Views: 155 Working With Coal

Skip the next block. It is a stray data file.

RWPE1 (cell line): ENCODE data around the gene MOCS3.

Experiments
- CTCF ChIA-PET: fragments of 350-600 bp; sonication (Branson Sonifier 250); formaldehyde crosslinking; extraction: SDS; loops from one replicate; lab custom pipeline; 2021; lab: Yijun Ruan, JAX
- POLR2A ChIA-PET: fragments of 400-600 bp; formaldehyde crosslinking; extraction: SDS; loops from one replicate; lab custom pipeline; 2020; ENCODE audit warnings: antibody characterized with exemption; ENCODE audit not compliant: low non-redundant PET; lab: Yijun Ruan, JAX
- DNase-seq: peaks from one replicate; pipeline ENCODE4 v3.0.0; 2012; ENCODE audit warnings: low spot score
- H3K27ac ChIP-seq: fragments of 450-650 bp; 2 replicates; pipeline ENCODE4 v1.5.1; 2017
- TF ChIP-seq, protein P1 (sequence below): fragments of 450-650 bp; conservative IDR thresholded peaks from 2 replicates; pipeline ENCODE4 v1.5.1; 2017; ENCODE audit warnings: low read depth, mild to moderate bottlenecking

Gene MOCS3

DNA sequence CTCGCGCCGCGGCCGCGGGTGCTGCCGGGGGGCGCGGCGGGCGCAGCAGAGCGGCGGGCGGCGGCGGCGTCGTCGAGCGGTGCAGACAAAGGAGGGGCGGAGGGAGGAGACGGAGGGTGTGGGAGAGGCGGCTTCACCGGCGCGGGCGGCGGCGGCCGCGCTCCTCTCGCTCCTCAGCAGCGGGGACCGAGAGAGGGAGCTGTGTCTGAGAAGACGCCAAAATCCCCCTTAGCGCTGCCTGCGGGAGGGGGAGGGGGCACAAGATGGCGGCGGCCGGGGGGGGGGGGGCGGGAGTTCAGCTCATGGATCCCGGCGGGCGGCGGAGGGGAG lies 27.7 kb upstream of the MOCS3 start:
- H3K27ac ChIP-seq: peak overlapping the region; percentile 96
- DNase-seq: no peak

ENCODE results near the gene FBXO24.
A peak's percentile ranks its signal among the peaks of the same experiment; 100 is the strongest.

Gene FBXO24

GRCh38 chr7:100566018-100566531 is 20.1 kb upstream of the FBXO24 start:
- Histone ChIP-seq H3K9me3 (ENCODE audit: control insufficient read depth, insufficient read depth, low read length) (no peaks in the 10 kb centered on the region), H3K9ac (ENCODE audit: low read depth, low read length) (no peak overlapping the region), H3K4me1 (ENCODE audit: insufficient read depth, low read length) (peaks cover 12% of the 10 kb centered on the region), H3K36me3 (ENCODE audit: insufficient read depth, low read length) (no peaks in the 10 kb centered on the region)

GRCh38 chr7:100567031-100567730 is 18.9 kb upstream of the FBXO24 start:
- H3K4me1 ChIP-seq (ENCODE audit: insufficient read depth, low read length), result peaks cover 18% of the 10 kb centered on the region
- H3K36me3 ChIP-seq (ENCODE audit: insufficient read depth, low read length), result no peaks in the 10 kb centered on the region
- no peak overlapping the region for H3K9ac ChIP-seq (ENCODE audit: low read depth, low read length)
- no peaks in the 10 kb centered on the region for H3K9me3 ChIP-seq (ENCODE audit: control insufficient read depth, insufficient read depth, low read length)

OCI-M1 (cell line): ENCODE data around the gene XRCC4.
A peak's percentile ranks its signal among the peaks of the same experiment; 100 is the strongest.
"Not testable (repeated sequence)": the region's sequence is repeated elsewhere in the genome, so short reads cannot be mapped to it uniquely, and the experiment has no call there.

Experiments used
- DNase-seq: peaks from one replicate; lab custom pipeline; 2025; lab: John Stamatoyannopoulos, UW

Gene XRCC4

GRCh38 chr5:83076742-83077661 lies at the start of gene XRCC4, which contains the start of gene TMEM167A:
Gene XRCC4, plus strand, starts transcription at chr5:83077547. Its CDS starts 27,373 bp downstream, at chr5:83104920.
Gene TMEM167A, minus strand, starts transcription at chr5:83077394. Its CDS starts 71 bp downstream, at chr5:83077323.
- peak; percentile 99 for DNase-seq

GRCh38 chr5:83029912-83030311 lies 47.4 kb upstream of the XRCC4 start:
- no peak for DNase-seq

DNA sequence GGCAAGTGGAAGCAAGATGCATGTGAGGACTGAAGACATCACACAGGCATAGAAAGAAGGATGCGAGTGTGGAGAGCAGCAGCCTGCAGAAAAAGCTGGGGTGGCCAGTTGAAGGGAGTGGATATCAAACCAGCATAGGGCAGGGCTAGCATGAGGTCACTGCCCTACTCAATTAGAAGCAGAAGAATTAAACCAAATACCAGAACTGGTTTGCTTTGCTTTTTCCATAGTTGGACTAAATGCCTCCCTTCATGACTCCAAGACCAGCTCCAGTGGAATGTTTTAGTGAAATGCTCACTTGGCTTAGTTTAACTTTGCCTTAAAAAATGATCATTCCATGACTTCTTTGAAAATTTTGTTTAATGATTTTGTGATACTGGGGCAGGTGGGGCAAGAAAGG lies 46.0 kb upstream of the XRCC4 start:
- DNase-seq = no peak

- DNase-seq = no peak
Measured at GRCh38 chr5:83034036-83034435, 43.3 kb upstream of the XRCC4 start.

In this video we are going to know everything about the Industrial Revolution. As we always tell you, it is very important to know the past, to understand the present and improve the future. ▶SUBSCRIBE TO HAPPY LEARNING! http://bit.ly/HappyLearningTV ▶Web site: https://happylearning.tv/en/ ▶Follow us on Facebook: https://www.facebook.com/HappyLearningTv Recommended video: Roman Empire https://www.youtube.com/watch?v=b9bcohqsTGk&t=4s Hello friends, welcome to a new Happy Learning video ... today we are going to learn about a period of history very important and very revolutionary, today we are going to learn about the Industrial Revolution The Industrial Revolution is the stage of history that goes from 1780 to 1850 and began in England. For almost the entire history of mankind, life had been based on agriculture and livestock. At the end of the 18th century, the Englishman James Watt invented, or rather perfected, the steam engine. Until then the artisans had been dedicated to the manufacturing of utensils with their own hands in small workshops, but with the arrival of the steam engine, that changed forever. This machine used the energy of steam to transform it into power and moving other machines. These new machines were applied to the industry and began to do the work that the artisans used to do, so the small artisan workshops were disappearing giving way to the big factories. The steam engine was also used for transport and the first trains and steam boats were manufactured, which facilitated trade and travel between cities and countries. Europe was filled with trains. During the Industrial Revolution, the rural society dominated by the nobility stopped being as important as it was and the urban society dominated by the bourgeoisie started to appear. The bourgeoisie were normal people who had become powerful and rich thanks to trade. Since they had a lot of money, they started investing in technology and were the first to build factories. The workers, also called proletarians, were the people who did not have wealth. Not being able to make a living in the countryside or in the villages, they emigrated to the big cities to work in the factories. At first they worked in very bad conditions and for very little money meaning that many children had to work on very hard and dangerous tasks so that their families could feed themselves. The workers asked for rights to work in a dignified and safe way, and the owners, the bourgeoisie, did not want to give it to them. After many conflicts, strikes and fights, the workers managed to make the work days last eight hours, and allowed them to rest on Sundays or take vacation days ... and also children were protected so that they did not have to work anymore. Today we continue to use many of these rights and also many of the machines we use are developments of those first steam engines. You already know that knowing the past allows us to understand the present and improve the future. Goodbye friends until the next video, ah and do not forget to subscribe to Happy Learning Tv